Friedrich Schelling’s Philosophy of Mythology

Friedrich Schelling’s Philosophy of Mythology

Friedrich Schelling’s Philosophy of Mythology
— Read on minervawisdom.com/2019/06/03/friedrich-schellings-philosophy-of-mythology/

An excellent post that I came across today that needs more attention.

Best wishes

Angela

Kostis Palamas Greek poet 1859-1943

He was born in Patras but received most of his education in Mesolonghi which is where the infamous British poet Lord Byron ended up.

He went to university in Athens to study law, economics and political science but left shortly afterwards to become a journalist.

He is a well known poet Kostis Palamas as he has had his work translated into English by Theodore Stephanides which helped to increase his fame abroad. He is extremely popular because whenever the generation of the 1930’s is mentioned “Angelos Sikelianos, Odysseus Elytis C G Karyotakis,George Seferis, Nikos Kazantzakis , “etc his name turns up. Here is the view of a Greek so you know why this happens Kostis Palamas.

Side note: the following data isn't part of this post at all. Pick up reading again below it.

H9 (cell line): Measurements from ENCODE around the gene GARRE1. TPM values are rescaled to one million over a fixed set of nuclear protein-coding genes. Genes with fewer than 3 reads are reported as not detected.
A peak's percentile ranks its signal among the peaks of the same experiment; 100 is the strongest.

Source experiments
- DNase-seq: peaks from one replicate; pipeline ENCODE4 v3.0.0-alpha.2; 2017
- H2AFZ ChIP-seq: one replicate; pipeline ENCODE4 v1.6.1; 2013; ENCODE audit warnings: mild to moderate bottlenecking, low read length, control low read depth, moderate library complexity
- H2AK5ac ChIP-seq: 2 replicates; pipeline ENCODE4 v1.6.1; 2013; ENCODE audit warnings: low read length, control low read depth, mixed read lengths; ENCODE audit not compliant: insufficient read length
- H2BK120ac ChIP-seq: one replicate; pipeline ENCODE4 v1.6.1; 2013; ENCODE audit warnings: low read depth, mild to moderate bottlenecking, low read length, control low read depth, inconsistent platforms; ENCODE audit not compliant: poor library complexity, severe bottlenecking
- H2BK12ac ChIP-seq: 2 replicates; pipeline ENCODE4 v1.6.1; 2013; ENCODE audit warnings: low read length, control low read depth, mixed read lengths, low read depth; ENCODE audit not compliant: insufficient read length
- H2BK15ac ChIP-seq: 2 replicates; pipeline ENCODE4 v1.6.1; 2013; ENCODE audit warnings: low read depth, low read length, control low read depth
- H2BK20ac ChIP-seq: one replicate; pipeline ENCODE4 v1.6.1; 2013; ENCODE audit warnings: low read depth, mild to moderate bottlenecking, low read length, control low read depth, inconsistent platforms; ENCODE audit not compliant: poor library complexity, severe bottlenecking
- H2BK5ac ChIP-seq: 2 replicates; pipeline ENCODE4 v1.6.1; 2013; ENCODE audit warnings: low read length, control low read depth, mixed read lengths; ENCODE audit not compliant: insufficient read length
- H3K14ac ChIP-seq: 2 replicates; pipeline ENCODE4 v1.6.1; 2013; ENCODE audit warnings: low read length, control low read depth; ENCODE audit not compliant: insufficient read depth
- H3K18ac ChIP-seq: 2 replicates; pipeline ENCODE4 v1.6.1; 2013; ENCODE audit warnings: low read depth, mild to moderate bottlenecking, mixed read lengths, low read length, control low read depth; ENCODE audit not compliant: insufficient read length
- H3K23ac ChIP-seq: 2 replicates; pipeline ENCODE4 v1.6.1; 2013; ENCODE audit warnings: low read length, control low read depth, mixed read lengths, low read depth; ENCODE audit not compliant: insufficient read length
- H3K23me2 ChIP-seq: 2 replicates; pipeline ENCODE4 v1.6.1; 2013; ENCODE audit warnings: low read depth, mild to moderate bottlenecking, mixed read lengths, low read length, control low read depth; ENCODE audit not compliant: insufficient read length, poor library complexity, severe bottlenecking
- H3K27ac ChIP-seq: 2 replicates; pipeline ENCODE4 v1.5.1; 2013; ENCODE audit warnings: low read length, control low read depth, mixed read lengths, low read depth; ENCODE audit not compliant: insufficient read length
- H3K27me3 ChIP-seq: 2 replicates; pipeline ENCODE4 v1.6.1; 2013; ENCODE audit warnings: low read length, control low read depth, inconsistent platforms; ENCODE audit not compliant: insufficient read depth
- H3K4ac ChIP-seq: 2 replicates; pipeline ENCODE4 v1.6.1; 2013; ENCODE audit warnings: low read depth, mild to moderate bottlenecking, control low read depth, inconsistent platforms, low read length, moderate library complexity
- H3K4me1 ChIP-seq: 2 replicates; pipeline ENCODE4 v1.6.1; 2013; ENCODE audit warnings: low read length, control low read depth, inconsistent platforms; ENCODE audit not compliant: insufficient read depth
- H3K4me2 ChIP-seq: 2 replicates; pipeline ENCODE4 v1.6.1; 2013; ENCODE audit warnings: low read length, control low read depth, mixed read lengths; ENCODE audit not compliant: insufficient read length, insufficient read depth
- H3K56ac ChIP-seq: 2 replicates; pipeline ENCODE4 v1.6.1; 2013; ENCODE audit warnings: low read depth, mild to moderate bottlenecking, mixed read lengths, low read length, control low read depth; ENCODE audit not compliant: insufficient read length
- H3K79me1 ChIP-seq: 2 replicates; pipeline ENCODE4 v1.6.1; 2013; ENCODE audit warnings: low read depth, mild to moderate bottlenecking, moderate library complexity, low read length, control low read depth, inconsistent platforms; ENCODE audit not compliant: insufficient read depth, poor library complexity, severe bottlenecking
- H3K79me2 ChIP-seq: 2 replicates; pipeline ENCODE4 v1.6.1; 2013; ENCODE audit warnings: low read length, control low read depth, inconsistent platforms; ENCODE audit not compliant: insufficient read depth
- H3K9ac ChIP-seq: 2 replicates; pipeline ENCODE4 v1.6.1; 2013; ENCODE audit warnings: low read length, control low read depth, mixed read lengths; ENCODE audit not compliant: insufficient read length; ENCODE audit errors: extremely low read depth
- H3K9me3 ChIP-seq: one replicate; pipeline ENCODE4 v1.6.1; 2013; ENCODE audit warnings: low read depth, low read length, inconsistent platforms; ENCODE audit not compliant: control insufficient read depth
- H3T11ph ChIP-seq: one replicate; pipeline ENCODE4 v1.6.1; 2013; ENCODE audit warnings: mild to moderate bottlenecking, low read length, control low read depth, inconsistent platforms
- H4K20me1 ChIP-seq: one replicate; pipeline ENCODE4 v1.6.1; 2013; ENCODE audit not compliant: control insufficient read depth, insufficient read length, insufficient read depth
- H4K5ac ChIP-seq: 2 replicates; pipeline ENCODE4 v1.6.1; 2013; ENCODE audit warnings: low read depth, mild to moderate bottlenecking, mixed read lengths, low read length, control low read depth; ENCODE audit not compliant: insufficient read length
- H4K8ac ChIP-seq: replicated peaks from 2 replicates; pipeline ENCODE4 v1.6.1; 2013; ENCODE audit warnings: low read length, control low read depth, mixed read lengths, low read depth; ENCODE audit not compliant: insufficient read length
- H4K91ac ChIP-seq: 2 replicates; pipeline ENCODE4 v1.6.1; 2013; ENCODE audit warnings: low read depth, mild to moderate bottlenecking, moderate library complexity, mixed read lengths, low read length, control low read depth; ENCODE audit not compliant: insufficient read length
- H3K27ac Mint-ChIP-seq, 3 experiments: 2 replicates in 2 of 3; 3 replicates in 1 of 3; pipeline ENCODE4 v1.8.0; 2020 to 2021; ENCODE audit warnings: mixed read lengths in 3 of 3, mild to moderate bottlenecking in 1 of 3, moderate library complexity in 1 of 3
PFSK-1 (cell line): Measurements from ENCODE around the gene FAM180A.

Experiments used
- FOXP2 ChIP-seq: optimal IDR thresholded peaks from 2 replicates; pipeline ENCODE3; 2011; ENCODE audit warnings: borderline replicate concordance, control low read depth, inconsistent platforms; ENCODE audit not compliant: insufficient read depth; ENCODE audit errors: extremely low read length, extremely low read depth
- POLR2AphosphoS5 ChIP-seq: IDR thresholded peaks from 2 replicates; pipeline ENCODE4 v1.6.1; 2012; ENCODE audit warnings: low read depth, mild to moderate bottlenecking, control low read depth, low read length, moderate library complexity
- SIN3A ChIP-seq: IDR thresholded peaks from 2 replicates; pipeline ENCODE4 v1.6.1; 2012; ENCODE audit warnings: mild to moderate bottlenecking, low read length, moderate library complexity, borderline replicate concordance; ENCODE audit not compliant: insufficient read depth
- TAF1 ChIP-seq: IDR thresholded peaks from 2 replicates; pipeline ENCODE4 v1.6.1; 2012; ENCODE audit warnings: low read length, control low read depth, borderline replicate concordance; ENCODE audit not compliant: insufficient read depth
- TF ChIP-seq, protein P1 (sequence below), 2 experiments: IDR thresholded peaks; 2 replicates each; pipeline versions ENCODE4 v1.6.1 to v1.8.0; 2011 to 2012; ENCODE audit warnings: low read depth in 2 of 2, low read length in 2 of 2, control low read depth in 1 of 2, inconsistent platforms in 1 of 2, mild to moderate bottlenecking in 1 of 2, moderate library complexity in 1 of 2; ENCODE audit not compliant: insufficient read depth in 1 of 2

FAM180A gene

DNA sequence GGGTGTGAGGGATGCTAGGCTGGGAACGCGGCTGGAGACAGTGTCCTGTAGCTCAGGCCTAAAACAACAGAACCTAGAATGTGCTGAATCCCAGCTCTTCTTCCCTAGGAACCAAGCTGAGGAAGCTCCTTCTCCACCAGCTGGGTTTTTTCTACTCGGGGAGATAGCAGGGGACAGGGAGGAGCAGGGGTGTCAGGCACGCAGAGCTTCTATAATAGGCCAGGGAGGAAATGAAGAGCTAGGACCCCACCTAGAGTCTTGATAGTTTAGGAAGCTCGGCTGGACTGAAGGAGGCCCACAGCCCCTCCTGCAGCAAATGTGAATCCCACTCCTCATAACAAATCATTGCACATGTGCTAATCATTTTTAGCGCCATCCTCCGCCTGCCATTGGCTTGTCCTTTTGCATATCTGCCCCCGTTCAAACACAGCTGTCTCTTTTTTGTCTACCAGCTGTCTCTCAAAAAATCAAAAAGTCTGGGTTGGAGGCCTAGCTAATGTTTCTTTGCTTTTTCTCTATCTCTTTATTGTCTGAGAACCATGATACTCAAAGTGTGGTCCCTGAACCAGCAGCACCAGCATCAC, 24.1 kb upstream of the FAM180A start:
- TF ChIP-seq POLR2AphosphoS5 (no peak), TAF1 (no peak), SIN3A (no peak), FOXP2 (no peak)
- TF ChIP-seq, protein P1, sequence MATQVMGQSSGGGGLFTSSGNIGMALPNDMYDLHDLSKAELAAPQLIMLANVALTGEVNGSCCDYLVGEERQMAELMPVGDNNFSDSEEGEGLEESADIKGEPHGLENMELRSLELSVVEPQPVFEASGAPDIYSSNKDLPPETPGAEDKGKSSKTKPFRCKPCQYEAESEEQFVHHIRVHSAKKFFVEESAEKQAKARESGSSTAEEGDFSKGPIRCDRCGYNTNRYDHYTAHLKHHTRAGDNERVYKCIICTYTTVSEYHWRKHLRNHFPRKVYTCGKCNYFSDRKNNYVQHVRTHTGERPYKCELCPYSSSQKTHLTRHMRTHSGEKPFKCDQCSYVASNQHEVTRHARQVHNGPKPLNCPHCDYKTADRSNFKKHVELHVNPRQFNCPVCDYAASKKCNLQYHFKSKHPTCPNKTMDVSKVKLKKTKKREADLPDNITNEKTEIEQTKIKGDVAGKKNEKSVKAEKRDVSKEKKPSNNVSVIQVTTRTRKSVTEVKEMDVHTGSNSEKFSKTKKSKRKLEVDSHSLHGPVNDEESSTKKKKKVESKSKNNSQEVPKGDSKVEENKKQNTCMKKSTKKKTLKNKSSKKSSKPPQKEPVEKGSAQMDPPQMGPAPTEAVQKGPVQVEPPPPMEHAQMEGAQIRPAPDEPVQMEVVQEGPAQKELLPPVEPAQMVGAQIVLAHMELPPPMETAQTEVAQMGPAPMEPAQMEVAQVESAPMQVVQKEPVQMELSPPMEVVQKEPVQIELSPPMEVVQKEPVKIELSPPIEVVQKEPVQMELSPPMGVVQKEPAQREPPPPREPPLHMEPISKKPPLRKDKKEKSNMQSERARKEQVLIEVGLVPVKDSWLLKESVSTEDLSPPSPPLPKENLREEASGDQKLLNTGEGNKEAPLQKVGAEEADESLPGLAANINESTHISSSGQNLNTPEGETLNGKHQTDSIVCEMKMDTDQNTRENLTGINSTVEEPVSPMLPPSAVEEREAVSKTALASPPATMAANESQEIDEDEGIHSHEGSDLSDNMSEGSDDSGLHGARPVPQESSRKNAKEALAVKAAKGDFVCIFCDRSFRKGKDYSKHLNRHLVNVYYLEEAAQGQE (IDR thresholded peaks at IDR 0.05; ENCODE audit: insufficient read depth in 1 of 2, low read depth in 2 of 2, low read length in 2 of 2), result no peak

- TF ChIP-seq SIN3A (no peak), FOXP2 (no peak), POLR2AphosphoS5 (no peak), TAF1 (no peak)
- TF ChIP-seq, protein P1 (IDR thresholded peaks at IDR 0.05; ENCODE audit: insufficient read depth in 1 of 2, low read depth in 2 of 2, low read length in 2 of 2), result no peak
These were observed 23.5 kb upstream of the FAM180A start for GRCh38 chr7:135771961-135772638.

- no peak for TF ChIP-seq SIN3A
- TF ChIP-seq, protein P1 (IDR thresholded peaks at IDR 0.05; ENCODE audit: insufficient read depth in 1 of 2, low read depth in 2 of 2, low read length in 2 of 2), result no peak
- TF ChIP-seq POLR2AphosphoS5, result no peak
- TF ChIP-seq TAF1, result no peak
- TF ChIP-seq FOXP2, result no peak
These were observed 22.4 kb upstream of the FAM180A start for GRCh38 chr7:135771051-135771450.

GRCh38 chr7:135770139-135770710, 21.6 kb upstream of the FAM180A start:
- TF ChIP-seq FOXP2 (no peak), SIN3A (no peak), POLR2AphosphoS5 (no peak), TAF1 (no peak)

He is another one of those well connected people who has university buildings named after himself in Athens.

He wrote the Olympic hymn which was used in 1896 and every year since 1960.

At his funeral Angelos Sikelianos led a riot of 100,000 against the establishment to try to overturn the government.

This is the tenth post in the series of Greek but mainly Lefkádian writers and poets which includes a bonus post from Sententiae Antiquae on Sappho.

Aristotle Valaoritis

C F Cavafy

Angelos Sikelianos

Lefkadia Hearn

George Seferis

C G Karyotakis